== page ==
Condos: status symbol or worrying sign of gentrification?

Yan Kestens et Julie Karmann

Yan Kestens et Julie Karmann

Credit: Amélie Philibert | Université de Montréal

In 5 seconds

Some people have a negative emotional response to the proliferation of condos in the Montreal region - and an UdeM doctoral student says we should listen to them.

Whether or not you live in one, condominiums are a symbol of status and gentrification. For some people, living close to condos can make them feel annoyed, anxious, disappointed and pessimistic about the power dynamics at play in their neighbourhood.

These are the findings of a qualitative study conducted by Julie Karmann, a PhD student under the direction of professor Yan Kestens in the Department of Social and Preventive Medicine of the Université de Montréal’s School of Public Health.

Karmann's research project is part of a broader cohort study called INTERACT that examines the impact of urban change in four major Canadian cities, including Montreal, on 1,050 people. Through interview, the doctoral student explored the emotional response to such change on 32 residents of metropolitan Montreal aged 25 to 73, from October 2019 to January 2020.

Almost 30 per cent of new housing

Condos under construction in Montreal's Griffintown district

Credit: Getty

In a soon-to-be-published article in Emotion, Space and Society, Karmann cites authors who note that, like Toronto and Vancouver, Montreal is one of the leading condo markets in Canada: condos represent almost 30 per cent of all new housing built in the city since 1981.

These authors claim that rapid condo development is “driven by both a change in socio-demographic population trends and by market patterns, sustained by policies favourable to condo development and densification” to mitigate urban sprawl.

But the high number of condo construction projects brings changes that affect the perceptions of the people who live in the neighbourhoods targeted for this kind of development.

Asked about the arrival of condos in their neighbourhood, interviewees expressed emotions that were sometimes positive and sometimes negative, and ranged from enthusiasm to fear.

'Seeing new families move in'

“Their positive feelings were excitement at seeing new families move in and enjoyment of the improved safety, increased economic growth and greater mobility,” said Karmann.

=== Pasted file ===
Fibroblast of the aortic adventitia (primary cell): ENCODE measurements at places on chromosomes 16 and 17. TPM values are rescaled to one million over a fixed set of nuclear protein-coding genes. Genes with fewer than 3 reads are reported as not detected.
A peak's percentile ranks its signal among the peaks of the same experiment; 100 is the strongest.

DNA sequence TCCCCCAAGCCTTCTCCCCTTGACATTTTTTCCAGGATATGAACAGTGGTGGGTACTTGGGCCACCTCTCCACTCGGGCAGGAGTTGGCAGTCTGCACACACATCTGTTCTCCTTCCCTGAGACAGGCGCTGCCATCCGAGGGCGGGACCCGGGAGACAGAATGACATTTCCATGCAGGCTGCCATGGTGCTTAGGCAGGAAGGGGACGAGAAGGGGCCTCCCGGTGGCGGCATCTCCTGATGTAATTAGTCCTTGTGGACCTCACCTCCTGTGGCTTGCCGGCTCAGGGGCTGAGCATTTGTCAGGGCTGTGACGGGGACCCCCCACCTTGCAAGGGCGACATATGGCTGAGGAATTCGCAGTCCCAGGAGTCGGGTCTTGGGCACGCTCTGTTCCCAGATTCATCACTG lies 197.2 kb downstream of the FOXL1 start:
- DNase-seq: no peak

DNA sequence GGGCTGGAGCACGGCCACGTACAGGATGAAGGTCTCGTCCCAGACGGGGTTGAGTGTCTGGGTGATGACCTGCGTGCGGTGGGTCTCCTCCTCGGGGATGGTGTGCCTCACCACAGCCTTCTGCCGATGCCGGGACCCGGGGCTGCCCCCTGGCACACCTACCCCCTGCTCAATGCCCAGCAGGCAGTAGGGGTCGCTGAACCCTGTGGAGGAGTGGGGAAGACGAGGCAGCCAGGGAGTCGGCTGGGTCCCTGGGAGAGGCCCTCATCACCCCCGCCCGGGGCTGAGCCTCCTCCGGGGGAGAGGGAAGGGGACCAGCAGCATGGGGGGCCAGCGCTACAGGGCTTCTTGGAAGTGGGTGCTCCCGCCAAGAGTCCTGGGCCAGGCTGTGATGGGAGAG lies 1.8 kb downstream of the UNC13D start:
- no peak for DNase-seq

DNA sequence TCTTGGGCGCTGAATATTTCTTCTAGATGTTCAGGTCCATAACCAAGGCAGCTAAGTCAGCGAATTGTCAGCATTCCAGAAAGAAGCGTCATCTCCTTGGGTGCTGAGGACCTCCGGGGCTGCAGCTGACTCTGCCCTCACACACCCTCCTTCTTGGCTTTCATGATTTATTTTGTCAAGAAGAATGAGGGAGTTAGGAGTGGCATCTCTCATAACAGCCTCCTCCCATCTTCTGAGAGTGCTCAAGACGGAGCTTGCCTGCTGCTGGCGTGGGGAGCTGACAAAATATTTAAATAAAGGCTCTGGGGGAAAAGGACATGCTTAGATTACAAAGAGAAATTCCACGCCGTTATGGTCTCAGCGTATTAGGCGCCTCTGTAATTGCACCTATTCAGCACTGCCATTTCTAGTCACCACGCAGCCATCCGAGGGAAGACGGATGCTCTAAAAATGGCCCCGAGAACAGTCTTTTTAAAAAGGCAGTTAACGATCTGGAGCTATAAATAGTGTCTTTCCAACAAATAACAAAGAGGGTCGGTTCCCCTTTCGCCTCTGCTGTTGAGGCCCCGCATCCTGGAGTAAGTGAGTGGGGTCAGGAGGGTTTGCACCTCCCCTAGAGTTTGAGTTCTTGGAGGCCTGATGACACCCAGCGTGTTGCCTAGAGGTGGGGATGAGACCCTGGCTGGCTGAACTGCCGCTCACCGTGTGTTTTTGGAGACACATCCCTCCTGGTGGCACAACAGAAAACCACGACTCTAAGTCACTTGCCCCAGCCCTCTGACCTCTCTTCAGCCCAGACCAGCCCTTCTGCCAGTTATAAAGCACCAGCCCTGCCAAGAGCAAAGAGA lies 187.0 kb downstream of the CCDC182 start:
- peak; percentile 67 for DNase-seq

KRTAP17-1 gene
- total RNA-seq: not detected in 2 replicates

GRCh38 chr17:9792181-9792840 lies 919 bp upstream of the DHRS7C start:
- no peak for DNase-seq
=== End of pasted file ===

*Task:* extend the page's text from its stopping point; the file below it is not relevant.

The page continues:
However, many respondents also admitted to having negative feelings—disappointment, annoyance, fear and pessimism— about how their neighbourhood was changing.

Their disappointment was mostly related to the prospect of seeing new developments encroach upon green or natural spaces and trouble getting around due to increased traffic caused by the influx of new residents and their vehicles.

“The interviews also showed that condos, as an ownership model, have a symbolic value,” said Kestens, Karmann's supervisor. “They are associated with the neighbourhood’s gentrification, creating anxiety over rent increases and a feeling of powerlessness in the face of the changes brought in by so-called predatory businesspeople.”

Added Karmann: “This feeling of powerlessness is very strongly felt by some people, who wonder if it’s no longer possible to fight the neoliberal transformation of the city. It's like a David and Goliath story.”

Emotions have repercussions

Both researchers believe this study highlights something that hasn't been examined much before: the role of emotions in the sense of well-being felt by city dwellers.

“A city is shaped more by the feelings of its residents than it is by its parks, buildings and services,” said Karmann. “Cities are built for people, and the emotions of the people who live in them have repercussions on their physical and mental health.”

Added Kestens: “There aren't many studies on well-being, mental health and urban living, and I don’t believe anyone has examined the emotional impact of urban change before."

He believes that community well-being is becoming a priority for municipal authorities, who have a major role to play in ensuring sustainable development and the fight against social inequality.

Although condos are often well-regarded for their ability to increase a city's density and improve its sustainability, the two researchers have observed that condos can also undermine the social component of sustainability and well-being.

They believe that decision-makers, researchers and society as a whole need to be aware of the social dynamics that condos create, in addition to their economic and architectural benefits. In other words, no matter how beautiful and prosperous a city may be, sustainability has a cost.